A long-anticipated southern NGO coalition is launched in Istanbul. The NEAR Network gathers emergency aid agencies from the global south. It's got EUR700,000 in seed funding from the EU, but that money is channeled through a European Catholic NGO, CAFOD. Which is not quite emancipation...
— Holly Young (@holly_young88) May 22, 2016
Over sixty countries have signed up to a broad statement of intention, the "Political Communiqué for the World Humanitarian Summit" which corresponds to the agenda of the summit. The commitments are headed as follows:
- First, we commit to use global leadership to prevent and end conflicts.
- Second, we commit to uphold the norms that safeguard humanity.
- Third, we commit to leave no one behind.
- Fourth, we commit to shift from delivering aid to ending need.
- Finally, but not least, we commit to invest in humanity.
However the effect is somewhat diminished by this footnote:
"This Communique is not legally binding and does not affect the signatories’ existing obligations under applicable international and domestic law. Rather, the signatures below reflect the high-level political commitments of theMember States represented."
Sean Penn's new film (a screening is rumoured to be on in Istanbul on Sunday), has been getting exceptional reviews. Exceptionally bad. A love story between aid workers in "war-torn Liberia", it's currently scoring eight points out of 100 on review site Rotten Tomatoes. One reviewer says it's a "stunningly self-important but numbingly empty cocktail of romance and insulting refugee porn."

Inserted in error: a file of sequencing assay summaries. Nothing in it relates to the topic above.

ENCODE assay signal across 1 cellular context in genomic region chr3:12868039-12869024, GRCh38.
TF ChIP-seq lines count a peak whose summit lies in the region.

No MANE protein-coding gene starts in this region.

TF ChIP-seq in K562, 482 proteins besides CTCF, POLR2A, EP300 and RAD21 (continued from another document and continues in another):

If you thought that cash-based humanitarian aid was going to be the big new thing, the Grand Bargain document doesn't quite say so:
— IRIN News (@irinnews) May 20, 2016
Not easily summarised, a frank and reflective paper from HERE-Geneva asks probing questions about humanitarian principles and accountability. A sample: "The goal is to move from an exclusive focus on doing things right to place systematic attention on whether or not we are doing the right things."
IRIN has three curtain-raisers out today:
- Ben Parker sets out the faultlines and key issues in a guide to what to watch out for at the conference in World Humanitarian Summit: Decoded.
- Kristy Siegfried tackles the difficult issue of long-term displacement. "There’s still buck-passing going on. Everyone wants someone else to take charge,” she's told.
- Paul Currion wonders if the humanitarian industry is looking in all the wrong places for change. He looks at bees, hoverboards and Back to the Future.
Jan Egeland's op-ed for IRIN: The well-fed dead: Why aid is still missing the point
John Norris writes in Foreign Policy: "The U.N.’s World Humanitarian Summit Is a Total Mess".
Looking forward to seeing you all at this side event: "Sesame Street and Elephant Song Media Multi Media Approach to Supporting Children and Families in Crisis Settings"
The AU has published its position ahead of the summit. There are several "pillars". Number one: "Primary Responsibility of the State"
There's another Inclusion Charter. That makes two, if you're counting. This one involves CBM and Handicap International: http://humanitariandisabilitycharter.org/
The ink is barely dry, and the documents not yet released to the public, but the critiques of the Grand Bargain have begun:
- From MANGO - its questions include: will it fully endorse IATI?
- From ACT Alliance - is increasing the UN-only CERF fund really signalling a rebalancing of funding habits?
— rashbrax (@rashbrax) May 18, 2016